another potential focus for this convection.

.LONG TERM...(Wednesday through Monday)
Issued at 338 AM CDT TUE APR 21 2015

That cold front will then settle south towards the Red River
Valley from Wednesday into Wednesday night. The 850 mb front will
tend to hang up from eastern Kansas into northeast Oklahoma and
western Arkansas. This may keep the door open for precipitation
chances across extreme southeastern Kansas and southwestern
Missouri... especially Wednesday night if any sort of isentropic
upglide develops. This will be largely dependent on any sort of
approaching short wave energy (which models are not really
indicating at this point).

Upper level ridging will then overspread the area on Thursday.
Besides any leftover precipitation from Wednesday night across
southwestern Missouri, Thursday should generally be dry. That
ridge axis will then slide to our east starting Thursday night as
a strong short wave trough begins to eject out of the Baja of
California and towards the southern Plains. This should lead to
increasing chances for showers and thunderstorms later Thursday
night as large scale ascent begins to increase across the region.

That upper level energy will then track right towards the Missouri
Ozarks on Friday with surface low pressure developing across the
Texas/Oklahoma Panhandle region. This will likely lead to
continued showers and thunderstorms Friday and Friday night.
Showers and perhaps some thunderstorms will then linger into
Saturday as that low pressure system tracks through Missouri and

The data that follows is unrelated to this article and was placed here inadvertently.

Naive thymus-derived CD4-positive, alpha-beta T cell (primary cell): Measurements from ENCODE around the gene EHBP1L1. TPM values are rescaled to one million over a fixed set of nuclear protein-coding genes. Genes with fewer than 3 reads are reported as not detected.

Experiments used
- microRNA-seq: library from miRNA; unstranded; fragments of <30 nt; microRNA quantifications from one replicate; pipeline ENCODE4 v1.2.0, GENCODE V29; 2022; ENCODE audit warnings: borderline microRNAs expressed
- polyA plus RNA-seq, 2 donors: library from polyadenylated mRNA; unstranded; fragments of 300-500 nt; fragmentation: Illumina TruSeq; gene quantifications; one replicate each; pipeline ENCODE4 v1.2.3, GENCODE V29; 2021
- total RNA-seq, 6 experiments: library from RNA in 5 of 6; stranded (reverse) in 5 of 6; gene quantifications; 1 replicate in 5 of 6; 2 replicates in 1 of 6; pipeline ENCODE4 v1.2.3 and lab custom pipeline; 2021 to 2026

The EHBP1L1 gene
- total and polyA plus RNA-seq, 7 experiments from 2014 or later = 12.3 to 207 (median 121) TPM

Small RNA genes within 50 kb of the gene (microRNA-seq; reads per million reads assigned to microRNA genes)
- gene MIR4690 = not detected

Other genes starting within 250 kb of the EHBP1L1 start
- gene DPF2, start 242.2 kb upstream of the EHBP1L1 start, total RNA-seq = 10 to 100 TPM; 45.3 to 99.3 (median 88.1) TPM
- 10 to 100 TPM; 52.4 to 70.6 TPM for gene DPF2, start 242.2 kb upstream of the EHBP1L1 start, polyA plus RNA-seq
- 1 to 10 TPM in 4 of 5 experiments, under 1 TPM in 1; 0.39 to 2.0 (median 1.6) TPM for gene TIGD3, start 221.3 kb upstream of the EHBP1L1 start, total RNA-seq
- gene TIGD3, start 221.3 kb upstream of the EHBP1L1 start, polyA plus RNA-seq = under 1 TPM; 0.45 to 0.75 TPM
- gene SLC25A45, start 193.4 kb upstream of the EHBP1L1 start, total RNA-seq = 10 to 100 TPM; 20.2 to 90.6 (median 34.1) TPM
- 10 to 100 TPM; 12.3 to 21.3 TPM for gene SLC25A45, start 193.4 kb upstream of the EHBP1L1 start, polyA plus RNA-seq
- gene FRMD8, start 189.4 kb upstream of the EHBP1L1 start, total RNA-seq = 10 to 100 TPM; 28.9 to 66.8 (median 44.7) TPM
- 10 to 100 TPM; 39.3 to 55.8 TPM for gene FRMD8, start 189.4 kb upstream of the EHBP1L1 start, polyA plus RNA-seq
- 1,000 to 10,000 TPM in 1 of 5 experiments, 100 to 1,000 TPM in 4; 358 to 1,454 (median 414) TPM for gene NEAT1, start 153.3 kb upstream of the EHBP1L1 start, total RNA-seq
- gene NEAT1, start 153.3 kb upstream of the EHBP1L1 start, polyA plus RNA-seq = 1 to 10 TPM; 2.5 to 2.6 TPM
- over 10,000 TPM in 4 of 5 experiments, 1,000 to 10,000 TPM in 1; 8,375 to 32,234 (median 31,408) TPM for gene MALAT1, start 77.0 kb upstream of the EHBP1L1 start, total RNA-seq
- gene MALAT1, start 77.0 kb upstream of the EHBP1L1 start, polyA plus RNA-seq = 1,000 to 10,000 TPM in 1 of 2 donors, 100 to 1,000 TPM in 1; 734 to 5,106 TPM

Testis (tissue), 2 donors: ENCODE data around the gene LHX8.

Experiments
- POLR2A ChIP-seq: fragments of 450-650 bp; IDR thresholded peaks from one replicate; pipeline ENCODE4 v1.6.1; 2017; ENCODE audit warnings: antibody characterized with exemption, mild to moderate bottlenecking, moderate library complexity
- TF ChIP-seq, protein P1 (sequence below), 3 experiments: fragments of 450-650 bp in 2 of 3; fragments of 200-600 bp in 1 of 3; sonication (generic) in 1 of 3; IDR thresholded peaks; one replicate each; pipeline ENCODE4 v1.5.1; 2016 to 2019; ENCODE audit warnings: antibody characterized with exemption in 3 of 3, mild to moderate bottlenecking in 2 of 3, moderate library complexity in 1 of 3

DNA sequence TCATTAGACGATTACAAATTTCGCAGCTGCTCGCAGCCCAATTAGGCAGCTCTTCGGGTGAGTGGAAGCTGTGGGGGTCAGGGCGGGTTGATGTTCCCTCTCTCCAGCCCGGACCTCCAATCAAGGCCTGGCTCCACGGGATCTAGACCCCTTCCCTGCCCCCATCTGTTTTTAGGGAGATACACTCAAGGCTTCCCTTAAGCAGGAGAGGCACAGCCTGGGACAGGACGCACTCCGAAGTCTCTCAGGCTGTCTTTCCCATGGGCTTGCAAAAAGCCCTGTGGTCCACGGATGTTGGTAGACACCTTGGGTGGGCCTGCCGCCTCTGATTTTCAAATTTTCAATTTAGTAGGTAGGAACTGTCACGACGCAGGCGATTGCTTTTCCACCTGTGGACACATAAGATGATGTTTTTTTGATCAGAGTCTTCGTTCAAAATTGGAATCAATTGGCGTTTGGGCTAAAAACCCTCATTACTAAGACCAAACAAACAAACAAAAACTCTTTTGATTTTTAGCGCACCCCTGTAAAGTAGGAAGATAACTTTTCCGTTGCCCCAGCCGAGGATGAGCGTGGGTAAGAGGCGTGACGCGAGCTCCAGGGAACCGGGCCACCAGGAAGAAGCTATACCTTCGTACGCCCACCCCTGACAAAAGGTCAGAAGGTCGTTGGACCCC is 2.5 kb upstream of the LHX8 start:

towards the Ohio Valley.

We will then slip back into a northwest flow aloft early next week
with global models indicating another ripple or two of energy
traversing the region. We kept PoPs in the 10-30% range early next
week for now given that timing such features out that far is
impossible.

Temperatures from later this week into early next week will
generally remain slightly below normal. The coolest days will
likely be Wednesday and Thursday with highs from the upper 50s to
middle 60s. While we will see a few nights with lows well down
into the 40s, there does not appear to be any frost threats at
this point.

&&

.AVIATION...(For the 06Z TAFS through 06Z Tuesday Night)
Issued at 1154 PM CDT MON APR 20 2015

Quiet weather conditions are expected for the next 6 to 12 hours.
A clear sky will give way to an increase in mid/high level clouds
from west to east. Southwest winds will gradually increase through
the overnight hours. Heading into the daylight hours of Tuesday
morning, mixing will promote another day of gusty westerly winds.
A quick moving disturbance should spark scattered showers and
thunderstorms Tuesday afternoon. Previous forecast handled this
with PROB30 groups. At this time, confidence has not increased and
have left the PROB30 groups in tact for now. Future forecasts will
help hone the risk for showers/storms. If this activity can
develop, it should decrease in coverage Tuesday evening. At this
point low level wind shear will become an increasing concern.

&&

.SGF WATCHES/WARNINGS/ADVISORIES...
MO...NONE.
KS...NONE.
&&

$$

SHORT TERM...Schaumann
LONG TERM...Schaumann
AVIATION...Gagan